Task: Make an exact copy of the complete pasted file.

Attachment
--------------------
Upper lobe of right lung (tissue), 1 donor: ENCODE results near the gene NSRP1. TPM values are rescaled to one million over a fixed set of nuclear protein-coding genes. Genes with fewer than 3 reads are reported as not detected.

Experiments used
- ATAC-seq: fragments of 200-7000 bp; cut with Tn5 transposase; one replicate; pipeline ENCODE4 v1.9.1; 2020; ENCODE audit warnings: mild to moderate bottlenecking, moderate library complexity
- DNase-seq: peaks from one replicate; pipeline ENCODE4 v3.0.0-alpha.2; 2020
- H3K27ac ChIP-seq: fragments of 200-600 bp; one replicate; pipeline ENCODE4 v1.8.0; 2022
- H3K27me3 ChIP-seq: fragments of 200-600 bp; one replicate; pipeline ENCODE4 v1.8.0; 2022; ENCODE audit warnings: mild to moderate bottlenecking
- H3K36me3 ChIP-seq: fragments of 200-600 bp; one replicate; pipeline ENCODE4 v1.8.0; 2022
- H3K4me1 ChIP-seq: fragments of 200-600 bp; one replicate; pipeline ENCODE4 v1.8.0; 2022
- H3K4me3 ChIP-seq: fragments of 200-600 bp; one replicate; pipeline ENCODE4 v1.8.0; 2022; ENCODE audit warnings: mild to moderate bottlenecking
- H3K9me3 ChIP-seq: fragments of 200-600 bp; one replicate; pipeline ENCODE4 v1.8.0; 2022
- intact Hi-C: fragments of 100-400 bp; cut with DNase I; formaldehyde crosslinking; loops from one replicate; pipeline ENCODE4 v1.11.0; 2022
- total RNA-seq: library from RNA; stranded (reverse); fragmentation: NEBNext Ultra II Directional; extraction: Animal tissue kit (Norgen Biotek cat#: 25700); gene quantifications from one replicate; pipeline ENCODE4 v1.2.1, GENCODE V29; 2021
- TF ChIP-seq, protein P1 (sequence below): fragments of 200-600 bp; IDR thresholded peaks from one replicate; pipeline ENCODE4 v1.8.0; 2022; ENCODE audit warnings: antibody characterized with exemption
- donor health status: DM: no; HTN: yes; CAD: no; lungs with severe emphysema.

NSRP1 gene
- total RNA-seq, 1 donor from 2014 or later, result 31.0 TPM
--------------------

Upper lobe of right lung (tissue), 1 donor: ENCODE results near the gene NSRP1. TPM values are rescaled to one million over a fixed set of nuclear protein-coding genes. Genes with fewer than 3 reads are reported as not detected.

Experiments used
- ATAC-seq: fragments of 200-7000 bp; cut with Tn5 transposase; one replicate; pipeline ENCODE4 v1.9.1; 2020; ENCODE audit warnings: mild to moderate bottlenecking, moderate library complexity
- DNase-seq: peaks from one replicate; pipeline ENCODE4 v3.0.0-alpha.2; 2020
- H3K27ac ChIP-seq: fragments of 200-600 bp; one replicate; pipeline ENCODE4 v1.8.0; 2022
- H3K27me3 ChIP-seq: fragments of 200-600 bp; one replicate; pipeline ENCODE4 v1.8.0; 2022; ENCODE audit warnings: mild to moderate bottlenecking
- H3K36me3 ChIP-seq: fragments of 200-600 bp; one replicate; pipeline ENCODE4 v1.8.0; 2022
- H3K4me1 ChIP-seq: fragments of 200-600 bp; one replicate; pipeline ENCODE4 v1.8.0; 2022
- H3K4me3 ChIP-seq: fragments of 200-600 bp; one replicate; pipeline ENCODE4 v1.8.0; 2022; ENCODE audit warnings: mild to moderate bottlenecking
- H3K9me3 ChIP-seq: fragments of 200-600 bp; one replicate; pipeline ENCODE4 v1.8.0; 2022
- intact Hi-C: fragments of 100-400 bp; cut with DNase I; formaldehyde crosslinking; loops from one replicate; pipeline ENCODE4 v1.11.0; 2022
- total RNA-seq: library from RNA; stranded (reverse); fragmentation: NEBNext Ultra II Directional; extraction: Animal tissue kit (Norgen Biotek cat#: 25700); gene quantifications from one replicate; pipeline ENCODE4 v1.2.1, GENCODE V29; 2021
- TF ChIP-seq, protein P1 (sequence below): fragments of 200-600 bp; IDR thresholded peaks from one replicate; pipeline ENCODE4 v1.8.0; 2022; ENCODE audit warnings: antibody characterized with exemption
- donor health status: DM: no; HTN: yes; CAD: no; lungs with severe emphysema.

NSRP1 gene
- total RNA-seq, 1 donor from 2014 or later, result 31.0 TPM